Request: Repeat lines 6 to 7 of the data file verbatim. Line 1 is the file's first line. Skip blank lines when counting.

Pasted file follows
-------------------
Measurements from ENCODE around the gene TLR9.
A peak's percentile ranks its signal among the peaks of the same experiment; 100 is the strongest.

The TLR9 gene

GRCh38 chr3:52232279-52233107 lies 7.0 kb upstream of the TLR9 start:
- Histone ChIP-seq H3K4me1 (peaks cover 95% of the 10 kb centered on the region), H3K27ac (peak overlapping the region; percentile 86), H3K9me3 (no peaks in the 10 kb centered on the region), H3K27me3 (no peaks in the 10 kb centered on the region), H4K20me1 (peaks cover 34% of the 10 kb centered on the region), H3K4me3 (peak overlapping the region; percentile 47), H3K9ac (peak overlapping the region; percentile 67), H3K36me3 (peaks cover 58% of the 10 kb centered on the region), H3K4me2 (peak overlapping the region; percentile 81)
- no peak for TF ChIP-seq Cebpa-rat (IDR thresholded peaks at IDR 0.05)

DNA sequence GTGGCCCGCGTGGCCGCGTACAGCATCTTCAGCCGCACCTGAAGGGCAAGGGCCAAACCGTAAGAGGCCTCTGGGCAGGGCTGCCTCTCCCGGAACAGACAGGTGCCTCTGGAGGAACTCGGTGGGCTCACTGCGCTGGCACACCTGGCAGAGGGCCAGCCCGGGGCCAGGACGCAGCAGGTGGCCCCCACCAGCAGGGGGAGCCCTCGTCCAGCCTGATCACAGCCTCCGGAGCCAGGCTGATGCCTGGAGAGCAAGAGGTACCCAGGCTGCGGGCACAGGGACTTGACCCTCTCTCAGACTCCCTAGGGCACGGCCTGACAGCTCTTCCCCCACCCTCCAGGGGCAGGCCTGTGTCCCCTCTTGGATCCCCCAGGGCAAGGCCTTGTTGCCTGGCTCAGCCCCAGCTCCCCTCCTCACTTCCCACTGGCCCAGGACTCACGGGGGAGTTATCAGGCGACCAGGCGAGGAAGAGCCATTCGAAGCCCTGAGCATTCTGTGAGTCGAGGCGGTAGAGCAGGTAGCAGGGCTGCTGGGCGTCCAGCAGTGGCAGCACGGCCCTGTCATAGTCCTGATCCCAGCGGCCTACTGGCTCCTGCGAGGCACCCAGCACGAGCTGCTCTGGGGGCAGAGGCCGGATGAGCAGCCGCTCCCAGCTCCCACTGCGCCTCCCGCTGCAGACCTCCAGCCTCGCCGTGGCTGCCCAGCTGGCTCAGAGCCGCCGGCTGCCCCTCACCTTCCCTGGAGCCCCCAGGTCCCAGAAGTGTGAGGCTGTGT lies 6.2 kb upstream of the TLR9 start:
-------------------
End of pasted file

- no peak for TF ChIP-seq Cebpa-rat (IDR thresholded peaks at IDR 0.05)

DNA sequence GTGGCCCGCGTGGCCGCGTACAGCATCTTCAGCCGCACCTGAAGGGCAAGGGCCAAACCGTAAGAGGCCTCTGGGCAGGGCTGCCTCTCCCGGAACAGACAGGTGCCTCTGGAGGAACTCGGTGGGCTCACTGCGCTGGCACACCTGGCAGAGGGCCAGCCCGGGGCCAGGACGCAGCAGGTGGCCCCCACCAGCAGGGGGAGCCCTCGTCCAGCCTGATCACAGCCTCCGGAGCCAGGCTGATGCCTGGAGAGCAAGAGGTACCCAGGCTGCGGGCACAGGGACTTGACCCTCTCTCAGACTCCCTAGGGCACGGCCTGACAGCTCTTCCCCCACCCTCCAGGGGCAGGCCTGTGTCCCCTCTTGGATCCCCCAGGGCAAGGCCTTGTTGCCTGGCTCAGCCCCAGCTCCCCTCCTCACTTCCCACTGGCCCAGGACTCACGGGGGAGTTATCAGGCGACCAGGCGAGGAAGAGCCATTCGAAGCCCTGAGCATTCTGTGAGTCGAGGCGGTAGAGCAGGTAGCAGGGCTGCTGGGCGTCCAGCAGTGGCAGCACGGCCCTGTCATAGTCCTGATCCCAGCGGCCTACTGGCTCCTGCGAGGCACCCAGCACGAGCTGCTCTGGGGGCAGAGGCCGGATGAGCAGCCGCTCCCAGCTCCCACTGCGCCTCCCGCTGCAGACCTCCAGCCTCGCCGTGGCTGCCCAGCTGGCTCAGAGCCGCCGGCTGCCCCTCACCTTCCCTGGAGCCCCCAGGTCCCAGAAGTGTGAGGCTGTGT lies 6.2 kb upstream of the TLR9 start: